A Film With Me In It doesn’t actually have me in it, despite being filmed entirely around the corner from me. I must have been away that week, I’m sure I would have noticed. Back in the nineties Mark Doherty, who stars in and also wrote the flick, used to sit on the armchair with Barry Murphy in Couched, which was actually pretty funny for something that came out of Montrose. Doherty’s character, also called Mark, is an out of work actor, and a bit of a loser, who lives in a basement flat that’s falling to pieces with his girlfriend and paraplegic brother. His girlfriend is the omnipresent Amy Hubermann, and we are supposed to believe that this beautiful young woman would be living in this kind of squalor with Mark, who looks old enough to be her granddad. She clearly has this revelation too, and decides enough is enough, packs her bags and leaves. Things couldn’t get much worse for Mark, could they? Oh yes they could, and do, and a series of unfortunate accidents leaves a couple of people dead. At this point Mark’s BFF Pierce, played by Dylan Moran, gasps “this is farce!”, and he’s right, but once he’s said it, it’s out there, and we don’t have to worry about questioning the authenticity of such a run of poor luck any more. Phew.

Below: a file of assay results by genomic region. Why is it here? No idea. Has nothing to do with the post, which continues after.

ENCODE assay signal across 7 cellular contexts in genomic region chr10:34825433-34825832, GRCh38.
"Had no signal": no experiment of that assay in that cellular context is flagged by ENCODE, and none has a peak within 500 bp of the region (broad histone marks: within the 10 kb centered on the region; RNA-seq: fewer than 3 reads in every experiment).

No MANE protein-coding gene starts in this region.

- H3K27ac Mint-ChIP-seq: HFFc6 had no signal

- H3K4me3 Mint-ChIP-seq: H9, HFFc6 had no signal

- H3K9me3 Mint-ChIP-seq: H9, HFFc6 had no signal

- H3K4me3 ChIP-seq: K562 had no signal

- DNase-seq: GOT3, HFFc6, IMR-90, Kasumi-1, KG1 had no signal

Seeing as Pierce is a director and writer, it falls on him to concoct a way out of this mess for them, but people keep knocking on the door and accidents keep happening and the bodies accrue. The ongoing exposition is the Film With Me In It trick, whereby the pals imagine that they are making this unbelievable sequence of events into a much more palatable screenplay that will satisfy an audience’s desire to have their disbelief suspended, and thus convince the authorities. We the audience are in on the gag. The gag being that it’s a daft premise, and it knows it is, and the real pay off is the goofy, droll chemistry between the two leads. Moran’s muted mania and slurred cynicism is the only trick he has, so I suppose, if you cast him, that’s clearly what you’re after. I’d like to see him play someone who wasn’t a perfidious alcoholic deadbeat misanthrope with delusions of grandeur, just once. Doherty is also pretty comfortable in his semi-comatose sonority, ambling amiably from one disaster to next, seeming to get over the unfortunate demise of those around with of a narcissistic passiveness. Between the two of them, there’s not a lot of “acting” going on.
It’s pretty funny, if not punch yourself in crotch hilarious, but then, I don’t think that’s ever the point. If it tried to go for the big gags, it would miss, and fail, but the sauntering pace of the film never needs to call upon the uber-jape, and it’s better for it. With the self referential dénouement and title, the film certainly thinks it’s pretty clever, and it’s given itself an suit of armour against criticism with the fact that it is a farce, and no, it couldn’t really happen, which makes it a welcome break from worrying about a zombie apocalypse which, as you already know, is definitely going to happen.